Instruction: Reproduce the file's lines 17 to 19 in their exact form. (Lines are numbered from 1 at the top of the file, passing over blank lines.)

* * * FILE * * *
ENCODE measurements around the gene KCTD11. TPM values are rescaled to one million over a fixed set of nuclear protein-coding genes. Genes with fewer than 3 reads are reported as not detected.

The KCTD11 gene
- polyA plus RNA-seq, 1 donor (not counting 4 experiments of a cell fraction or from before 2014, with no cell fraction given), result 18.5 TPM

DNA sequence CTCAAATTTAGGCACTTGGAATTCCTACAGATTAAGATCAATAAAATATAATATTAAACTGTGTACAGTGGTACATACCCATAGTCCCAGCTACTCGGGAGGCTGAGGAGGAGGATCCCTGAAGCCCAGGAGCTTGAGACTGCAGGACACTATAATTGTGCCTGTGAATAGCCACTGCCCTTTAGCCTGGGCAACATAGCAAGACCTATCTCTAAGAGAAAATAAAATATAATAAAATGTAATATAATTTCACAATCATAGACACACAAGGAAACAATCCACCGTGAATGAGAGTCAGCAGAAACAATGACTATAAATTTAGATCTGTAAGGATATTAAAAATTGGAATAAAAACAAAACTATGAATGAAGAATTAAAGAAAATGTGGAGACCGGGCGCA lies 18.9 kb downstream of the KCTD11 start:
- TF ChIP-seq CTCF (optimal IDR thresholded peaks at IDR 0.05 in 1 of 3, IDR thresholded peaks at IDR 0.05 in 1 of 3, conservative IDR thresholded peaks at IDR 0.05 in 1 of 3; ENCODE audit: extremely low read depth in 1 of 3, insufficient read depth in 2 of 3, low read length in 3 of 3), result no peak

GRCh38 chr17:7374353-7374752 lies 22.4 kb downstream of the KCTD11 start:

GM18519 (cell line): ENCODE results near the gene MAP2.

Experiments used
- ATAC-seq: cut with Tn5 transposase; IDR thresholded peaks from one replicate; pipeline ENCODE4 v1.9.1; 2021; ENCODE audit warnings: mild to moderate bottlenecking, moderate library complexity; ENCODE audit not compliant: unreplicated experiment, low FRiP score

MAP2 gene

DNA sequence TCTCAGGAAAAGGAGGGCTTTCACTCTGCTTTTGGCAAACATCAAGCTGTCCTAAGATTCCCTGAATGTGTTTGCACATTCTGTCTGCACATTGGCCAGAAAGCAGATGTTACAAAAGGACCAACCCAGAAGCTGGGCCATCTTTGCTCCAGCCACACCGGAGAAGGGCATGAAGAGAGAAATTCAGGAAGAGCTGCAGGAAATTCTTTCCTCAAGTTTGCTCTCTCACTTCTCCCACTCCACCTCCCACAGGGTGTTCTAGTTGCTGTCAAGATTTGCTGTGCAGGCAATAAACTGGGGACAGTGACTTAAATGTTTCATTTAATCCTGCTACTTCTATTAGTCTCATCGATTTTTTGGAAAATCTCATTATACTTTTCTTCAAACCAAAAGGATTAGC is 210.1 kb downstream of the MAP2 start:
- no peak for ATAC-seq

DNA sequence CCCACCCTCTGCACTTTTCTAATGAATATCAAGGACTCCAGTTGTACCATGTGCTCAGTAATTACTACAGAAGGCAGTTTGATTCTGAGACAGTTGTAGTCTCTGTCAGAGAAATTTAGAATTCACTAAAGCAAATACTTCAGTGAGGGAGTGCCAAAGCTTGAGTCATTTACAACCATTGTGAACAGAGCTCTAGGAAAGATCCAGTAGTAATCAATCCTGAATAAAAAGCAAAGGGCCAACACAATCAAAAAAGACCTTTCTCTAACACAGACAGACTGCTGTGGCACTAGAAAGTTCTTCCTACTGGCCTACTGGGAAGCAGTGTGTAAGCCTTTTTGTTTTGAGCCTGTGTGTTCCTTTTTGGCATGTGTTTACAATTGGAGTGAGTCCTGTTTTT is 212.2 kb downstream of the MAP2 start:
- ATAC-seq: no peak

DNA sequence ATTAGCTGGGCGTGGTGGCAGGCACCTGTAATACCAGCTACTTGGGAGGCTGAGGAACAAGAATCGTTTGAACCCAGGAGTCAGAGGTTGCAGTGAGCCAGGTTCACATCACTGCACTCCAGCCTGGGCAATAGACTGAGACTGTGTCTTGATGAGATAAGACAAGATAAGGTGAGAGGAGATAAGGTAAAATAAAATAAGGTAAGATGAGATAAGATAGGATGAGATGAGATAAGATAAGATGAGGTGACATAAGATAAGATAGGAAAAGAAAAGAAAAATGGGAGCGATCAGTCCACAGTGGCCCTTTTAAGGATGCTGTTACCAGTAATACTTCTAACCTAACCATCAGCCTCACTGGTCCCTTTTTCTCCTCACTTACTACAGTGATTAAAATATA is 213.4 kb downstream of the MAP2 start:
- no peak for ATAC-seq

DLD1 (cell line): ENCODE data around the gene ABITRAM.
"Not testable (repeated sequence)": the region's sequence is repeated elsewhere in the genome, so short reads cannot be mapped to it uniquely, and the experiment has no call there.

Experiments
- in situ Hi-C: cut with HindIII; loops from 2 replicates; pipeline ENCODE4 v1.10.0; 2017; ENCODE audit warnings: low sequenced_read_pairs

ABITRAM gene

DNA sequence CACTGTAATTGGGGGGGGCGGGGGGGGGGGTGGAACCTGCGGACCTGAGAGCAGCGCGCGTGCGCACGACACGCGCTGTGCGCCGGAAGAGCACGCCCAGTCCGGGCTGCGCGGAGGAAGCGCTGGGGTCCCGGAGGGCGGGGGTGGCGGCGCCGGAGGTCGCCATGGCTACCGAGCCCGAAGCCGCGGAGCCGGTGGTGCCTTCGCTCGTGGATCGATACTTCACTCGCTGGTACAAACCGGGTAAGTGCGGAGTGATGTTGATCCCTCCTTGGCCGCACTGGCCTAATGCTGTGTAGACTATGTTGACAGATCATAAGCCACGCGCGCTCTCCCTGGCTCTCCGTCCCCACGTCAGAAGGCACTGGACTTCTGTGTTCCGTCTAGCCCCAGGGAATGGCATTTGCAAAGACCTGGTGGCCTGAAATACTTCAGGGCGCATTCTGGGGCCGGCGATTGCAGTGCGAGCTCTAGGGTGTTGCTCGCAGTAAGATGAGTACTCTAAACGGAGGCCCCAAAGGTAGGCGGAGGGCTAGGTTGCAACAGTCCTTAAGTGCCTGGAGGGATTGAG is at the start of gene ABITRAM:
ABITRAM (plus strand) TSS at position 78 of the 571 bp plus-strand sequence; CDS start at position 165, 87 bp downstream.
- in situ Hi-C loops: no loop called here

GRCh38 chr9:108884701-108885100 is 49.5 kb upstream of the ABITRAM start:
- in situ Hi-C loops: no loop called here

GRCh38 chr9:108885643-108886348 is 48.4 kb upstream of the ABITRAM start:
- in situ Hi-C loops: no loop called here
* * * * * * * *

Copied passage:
DLD1 (cell line): ENCODE data around the gene ABITRAM.
"Not testable (repeated sequence)": the region's sequence is repeated elsewhere in the genome, so short reads cannot be mapped to it uniquely, and the experiment has no call there.

Experiments